Category Archives: warranty

This Week on The Web 2009-09-13 (my birthday edition)

It happens to be my birthday weekend and between eating some great food, playing Guitar Hero with my wife and hanging with the family, these are the things that happened around the web this week – maybe you already read about them, maybe you need to again – there were some REALLY great discussions going on.  Come join the party on twitter (follow me here and you’ll join the conversation live.)

I also realized that many of you might have no idea what you’re seeing below.  Sorry.  These are “tweets”, 140 maximum character messages sent via Twitter.  Within the Twitterverse individual users follow others and have followers (think of it like overlapping Venn diagram circles).  To read a tweet, you have to wade through a bit of jargon used to make the most of the 140 character limitation.  “RT” for example, is shorthand for “Re-tweet” and the @____ is the username of some other individual on Twitter.  Combined together, then, “RT @_____” means that someone else wrote a tweet that I found important and I now want to forward along to my followers.  The URL’s are then also shortened by shortening services like bit.ly to make the most of the character limitation, too.  Lastly, you might see “hash” identifiers “#______” which are ways to tag tweets of a particular flavor for easy searching later and “<” which means that I am commenting on what came before it.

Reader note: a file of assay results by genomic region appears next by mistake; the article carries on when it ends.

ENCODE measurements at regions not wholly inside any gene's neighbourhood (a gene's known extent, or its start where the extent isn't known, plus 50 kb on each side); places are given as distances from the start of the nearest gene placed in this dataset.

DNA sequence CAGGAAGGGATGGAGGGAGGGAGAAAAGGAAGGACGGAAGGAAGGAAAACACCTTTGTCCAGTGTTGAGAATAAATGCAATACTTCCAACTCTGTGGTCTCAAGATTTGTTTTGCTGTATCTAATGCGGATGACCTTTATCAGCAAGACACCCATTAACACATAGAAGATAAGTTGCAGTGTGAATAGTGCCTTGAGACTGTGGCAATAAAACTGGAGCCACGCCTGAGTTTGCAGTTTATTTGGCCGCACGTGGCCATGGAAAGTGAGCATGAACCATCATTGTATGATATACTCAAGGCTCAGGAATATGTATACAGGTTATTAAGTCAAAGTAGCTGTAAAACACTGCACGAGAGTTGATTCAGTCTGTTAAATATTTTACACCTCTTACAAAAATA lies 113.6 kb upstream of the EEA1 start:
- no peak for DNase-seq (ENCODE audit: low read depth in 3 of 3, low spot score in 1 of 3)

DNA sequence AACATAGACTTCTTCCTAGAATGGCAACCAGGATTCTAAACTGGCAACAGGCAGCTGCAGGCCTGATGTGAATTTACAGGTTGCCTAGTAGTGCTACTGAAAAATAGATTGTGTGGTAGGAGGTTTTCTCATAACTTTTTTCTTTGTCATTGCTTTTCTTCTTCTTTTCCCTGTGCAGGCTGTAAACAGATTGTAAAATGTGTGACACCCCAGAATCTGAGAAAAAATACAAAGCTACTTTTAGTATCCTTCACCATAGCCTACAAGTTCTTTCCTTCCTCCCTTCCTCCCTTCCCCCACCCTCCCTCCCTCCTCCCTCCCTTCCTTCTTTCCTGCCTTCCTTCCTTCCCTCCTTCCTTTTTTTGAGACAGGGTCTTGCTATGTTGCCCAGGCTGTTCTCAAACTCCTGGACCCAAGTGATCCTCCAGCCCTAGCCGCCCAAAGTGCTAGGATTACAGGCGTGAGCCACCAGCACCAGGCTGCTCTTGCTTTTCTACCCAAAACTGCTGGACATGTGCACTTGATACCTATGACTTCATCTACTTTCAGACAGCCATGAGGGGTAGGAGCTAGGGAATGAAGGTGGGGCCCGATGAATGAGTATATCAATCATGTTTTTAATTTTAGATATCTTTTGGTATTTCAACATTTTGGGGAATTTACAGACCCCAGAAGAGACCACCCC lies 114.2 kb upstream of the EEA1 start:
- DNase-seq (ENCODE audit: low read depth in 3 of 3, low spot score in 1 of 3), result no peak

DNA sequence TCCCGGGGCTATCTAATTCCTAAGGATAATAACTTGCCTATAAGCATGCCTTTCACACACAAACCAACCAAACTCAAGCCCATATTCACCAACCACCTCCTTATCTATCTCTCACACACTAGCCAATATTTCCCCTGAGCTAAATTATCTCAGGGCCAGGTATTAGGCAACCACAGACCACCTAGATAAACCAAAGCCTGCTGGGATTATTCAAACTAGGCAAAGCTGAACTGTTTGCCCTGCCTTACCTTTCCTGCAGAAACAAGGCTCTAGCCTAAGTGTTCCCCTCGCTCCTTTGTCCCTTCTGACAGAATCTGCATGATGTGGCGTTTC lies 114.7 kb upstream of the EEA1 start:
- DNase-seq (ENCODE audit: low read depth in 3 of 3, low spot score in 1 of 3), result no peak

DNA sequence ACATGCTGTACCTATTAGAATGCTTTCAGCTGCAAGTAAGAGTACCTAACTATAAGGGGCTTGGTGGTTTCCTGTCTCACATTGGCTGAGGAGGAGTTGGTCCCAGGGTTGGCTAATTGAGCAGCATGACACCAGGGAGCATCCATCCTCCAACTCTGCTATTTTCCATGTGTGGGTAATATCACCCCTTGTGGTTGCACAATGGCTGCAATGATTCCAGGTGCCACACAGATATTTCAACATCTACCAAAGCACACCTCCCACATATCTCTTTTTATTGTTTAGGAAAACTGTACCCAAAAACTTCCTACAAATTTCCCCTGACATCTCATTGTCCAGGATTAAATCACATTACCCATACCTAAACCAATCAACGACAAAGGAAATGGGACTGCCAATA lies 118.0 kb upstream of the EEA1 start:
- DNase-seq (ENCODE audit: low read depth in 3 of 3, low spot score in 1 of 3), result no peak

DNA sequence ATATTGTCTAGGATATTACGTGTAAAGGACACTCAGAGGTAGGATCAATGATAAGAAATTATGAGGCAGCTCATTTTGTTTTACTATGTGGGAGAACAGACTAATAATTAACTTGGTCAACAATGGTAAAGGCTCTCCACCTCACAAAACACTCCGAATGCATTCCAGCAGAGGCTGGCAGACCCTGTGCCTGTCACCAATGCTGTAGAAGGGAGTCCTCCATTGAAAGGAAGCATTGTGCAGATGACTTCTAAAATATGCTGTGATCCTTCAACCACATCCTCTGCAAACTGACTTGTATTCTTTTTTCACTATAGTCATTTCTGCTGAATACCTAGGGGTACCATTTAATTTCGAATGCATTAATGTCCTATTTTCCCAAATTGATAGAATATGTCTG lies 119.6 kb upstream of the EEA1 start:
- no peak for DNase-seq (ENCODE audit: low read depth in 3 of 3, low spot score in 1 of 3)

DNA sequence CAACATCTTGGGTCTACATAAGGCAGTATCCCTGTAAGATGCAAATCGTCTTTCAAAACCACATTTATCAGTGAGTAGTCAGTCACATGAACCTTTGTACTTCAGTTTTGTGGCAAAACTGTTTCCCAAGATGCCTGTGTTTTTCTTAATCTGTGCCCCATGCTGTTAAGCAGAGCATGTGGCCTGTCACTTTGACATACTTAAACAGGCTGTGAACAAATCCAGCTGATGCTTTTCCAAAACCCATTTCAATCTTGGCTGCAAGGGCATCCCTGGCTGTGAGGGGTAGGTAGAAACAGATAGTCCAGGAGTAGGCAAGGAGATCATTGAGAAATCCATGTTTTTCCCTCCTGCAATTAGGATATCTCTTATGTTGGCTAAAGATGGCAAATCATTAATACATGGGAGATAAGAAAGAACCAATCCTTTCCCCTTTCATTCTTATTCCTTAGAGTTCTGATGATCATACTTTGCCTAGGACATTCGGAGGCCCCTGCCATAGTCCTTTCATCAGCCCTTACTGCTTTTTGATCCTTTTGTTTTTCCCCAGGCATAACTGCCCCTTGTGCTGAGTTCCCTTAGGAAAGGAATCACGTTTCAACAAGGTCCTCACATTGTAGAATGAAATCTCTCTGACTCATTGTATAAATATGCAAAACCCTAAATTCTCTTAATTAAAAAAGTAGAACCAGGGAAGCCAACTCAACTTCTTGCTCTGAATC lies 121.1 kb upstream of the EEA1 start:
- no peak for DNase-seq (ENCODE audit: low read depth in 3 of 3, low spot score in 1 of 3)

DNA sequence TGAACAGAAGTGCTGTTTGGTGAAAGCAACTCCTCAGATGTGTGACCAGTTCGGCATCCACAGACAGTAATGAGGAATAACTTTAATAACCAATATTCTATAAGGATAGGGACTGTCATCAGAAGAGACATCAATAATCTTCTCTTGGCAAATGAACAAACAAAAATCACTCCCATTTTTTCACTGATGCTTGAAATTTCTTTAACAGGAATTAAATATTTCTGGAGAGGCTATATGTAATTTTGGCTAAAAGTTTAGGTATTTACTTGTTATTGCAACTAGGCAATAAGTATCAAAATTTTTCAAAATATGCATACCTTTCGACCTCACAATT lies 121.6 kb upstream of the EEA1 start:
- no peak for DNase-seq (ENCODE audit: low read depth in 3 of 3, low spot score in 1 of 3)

On Acceptance Testing…

My car needed an oil change today.  It’s been about 5 months, 6,000 miles and while I know I can push it that far, it was finally time for me to get it done.  I thought about doing it myself and decided that Jiffy Lube would more efficiently meet my needs.  But I always feel a little weird about oil change places – they show a long list of things that they supposedly check… but unless I stand out there hovering in the bay, I don’t feel confident that they’ve actually completed the work.

Today I didn’t hover, I was reading e-mails.  When they called my name to pay, they quickly read off the list of things they checked and reviewing the computer screen, I asked the guy behind the counter: “Did you check the engine coolant level?”  With a slight hesitation, he replied “Yes.”